L. C, aged six years and six months, was paralysed in the left leg sixteen months ago, there having been neither previously nor afterwards any severe illness. For the first rubbing. During the last six months galvanism and the internal use of strychnia have both been extensively used; indeed, on one occasion the drug was pushed so far as to produce tetanic spasms.
ten months nothing was done except tonics and occasional
She came to me on the 6th of June, 1870. The left leg was shrivelled and utterly useless. When she was supported by her nurse on the sound leg, the other hung impotently down. By a peculiar jerk of the body, common to all these children, she could make it swing; and the psoas being intact, or nearly so, enabled her to hitch it a little for ward. The limb was always cold-blue in places, pink in others. The muscles were so wasted that the limb looked barely thicker than the bone should be. There was no response to even strong galvanic currents. Three minims of strychnine solution were injected.
I injected this child with strychnia twice a week for three months before I got any response to galvanism. When the response began I left off the injections and the irritability
decreased markedly. I then, in October, recommenced the use of strychnia, combining it with galvanism, and this treatment was continued for five months. In March, 1871, I discontinued the injection. Considerable voluntary irritability of muscles had now been established, and very easy response to the continued current. In May, the induced current began to tell. The rest of the case is a mere question of time. The patient is still improving rapidly.
J. R, aged seven years and three months, was brought to me on February 3rd, 1871, with a deformity of the right foot, which I have named pes cavus, arising, as I have shown, from paralysis of the gastrocnemius, and frequently also of the muscles in front of the tibia. These paralyses were present in this case. The leg was a good deal wasted, but not livid. It easily lost temperature on cold days, but if kept well covered remained warm. The paralysis came on when she was two years old without illness of any sort; the deformity formed itself gradually. She has been treated, among other methods, with galvanism and internal doses of strychnine.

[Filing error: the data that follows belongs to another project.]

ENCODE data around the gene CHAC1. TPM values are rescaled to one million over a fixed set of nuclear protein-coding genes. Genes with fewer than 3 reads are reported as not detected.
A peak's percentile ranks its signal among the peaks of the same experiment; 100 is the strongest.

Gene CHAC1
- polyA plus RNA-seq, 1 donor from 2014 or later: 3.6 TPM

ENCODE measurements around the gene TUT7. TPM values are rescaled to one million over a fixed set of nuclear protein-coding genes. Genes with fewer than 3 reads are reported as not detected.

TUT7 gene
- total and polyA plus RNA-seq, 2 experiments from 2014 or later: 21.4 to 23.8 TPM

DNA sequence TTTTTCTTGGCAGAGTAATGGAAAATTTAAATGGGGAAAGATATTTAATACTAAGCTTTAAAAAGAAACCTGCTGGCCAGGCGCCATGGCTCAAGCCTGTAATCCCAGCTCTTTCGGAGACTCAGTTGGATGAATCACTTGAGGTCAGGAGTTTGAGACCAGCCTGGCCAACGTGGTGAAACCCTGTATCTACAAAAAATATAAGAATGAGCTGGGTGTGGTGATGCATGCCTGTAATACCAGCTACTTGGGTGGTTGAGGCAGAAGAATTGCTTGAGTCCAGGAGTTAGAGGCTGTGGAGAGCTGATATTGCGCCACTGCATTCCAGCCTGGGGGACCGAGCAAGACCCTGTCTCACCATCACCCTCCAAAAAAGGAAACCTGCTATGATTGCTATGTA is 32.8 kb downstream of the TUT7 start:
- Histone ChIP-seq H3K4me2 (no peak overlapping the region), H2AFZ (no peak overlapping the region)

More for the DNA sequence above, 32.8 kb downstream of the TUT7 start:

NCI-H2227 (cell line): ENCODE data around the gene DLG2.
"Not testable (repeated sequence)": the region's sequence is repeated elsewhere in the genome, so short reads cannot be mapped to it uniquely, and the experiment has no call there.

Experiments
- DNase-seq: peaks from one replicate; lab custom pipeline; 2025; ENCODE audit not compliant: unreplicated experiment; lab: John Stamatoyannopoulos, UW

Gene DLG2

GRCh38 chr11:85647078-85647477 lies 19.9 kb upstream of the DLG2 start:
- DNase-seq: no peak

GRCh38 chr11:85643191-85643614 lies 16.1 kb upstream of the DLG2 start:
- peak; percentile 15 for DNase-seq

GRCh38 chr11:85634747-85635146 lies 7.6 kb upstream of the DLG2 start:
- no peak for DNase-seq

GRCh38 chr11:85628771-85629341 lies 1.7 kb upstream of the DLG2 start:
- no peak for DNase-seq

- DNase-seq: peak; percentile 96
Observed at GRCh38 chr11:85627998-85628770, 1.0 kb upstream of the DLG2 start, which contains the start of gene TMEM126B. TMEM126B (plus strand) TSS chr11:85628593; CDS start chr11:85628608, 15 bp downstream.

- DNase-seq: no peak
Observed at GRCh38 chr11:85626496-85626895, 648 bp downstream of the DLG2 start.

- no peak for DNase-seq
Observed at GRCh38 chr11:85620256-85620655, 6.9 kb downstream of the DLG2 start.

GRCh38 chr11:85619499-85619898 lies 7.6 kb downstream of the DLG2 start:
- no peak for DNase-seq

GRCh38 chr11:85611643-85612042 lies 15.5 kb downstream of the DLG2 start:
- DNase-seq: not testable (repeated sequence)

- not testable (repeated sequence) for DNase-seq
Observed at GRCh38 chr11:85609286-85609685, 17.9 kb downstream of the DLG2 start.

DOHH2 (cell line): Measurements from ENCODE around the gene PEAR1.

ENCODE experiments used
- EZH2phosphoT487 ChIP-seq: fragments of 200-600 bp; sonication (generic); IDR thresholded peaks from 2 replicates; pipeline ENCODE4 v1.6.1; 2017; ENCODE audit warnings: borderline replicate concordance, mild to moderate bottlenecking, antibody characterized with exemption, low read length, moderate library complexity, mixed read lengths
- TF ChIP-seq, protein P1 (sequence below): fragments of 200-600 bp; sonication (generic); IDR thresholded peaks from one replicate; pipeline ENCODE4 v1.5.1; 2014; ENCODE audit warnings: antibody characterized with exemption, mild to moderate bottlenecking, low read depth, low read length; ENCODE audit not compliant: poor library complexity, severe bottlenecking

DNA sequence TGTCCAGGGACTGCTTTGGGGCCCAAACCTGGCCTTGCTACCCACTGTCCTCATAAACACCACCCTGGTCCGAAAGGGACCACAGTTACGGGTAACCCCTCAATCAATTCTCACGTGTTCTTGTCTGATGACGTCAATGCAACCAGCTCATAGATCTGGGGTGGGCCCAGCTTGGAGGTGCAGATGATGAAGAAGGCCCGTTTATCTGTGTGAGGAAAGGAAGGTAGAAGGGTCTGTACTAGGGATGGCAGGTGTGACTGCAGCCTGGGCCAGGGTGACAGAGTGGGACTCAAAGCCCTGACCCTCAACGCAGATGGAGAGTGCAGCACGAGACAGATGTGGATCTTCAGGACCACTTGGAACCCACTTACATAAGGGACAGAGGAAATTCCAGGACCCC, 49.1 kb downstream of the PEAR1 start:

I injected five half-minims to begin with, and twice a week I continued this method, increasing to eight half - minims. At the end of seven weeks the muscles became amenable to the continued current. The use of galvanism was combined with the injection. At that time viz., three lunar months-the muscles were voluntarily mobile, and the size of the leg was very much increased. The child walked very fairly well. The deformity was treated in a manner to be described in the sequel.
These two cases mark strongly a difference to be found in paralysed limbs-a difference which is of the very greatest value for prognostic purposes. In the one the extreme wasting and the great loss of temperature marked almost the utmost limit of nutritive disorder; in the other, although paralysis had lasted as long, or even longer, and though the limb was greatly wasted, yet the skin was not so cold nor so livid; the muscles gave, when pinched, some idea of resiliency, and were not like either. soft paste in a sausage skin, or like bundles of cord, as in the former case. Now in these less livid cases, as it is certain that muscular degeneration has not gone so far, the chances of recovery within a moderate time are very considerable, however long the malady may have lasted. Of the other class I would speak with all caution. I have met with other cases besides that of L. C just quoted, which leads me to believe them curable, if sufficient care be employed for a long period. But we have to do not merely with malady. Three other conditions may, and do, often interfere-viz., convenience, patience, and moneyto one or the other, sometimes to all of these, the best devised therapeutics will be forced to yield.
NOTES OF VISITS TO FOREIGN BATHS. BY JOHN MACPHERSON, M.A., M.D.
VI.-MUD BATHS, PINE FORESTS, AND PINE BATHS. MUD BATHS were at one time used at Weilbach, but I believe are no longer so. I ought, perhaps, sooner to have said something of this variety of baths, as they are in use at several of the baths I have mentioned, such as Driburg, Meinberg, Eilsen, Nenndorf, Pyrmont, and Spa.
The use of mud baths in Germany was unknown till the commencement of the present century, and it is only in the last twenty-five years that it has become so popular. The practice, however, is an ancient one, not unknown to the Romans, who employed the slime deposited from baths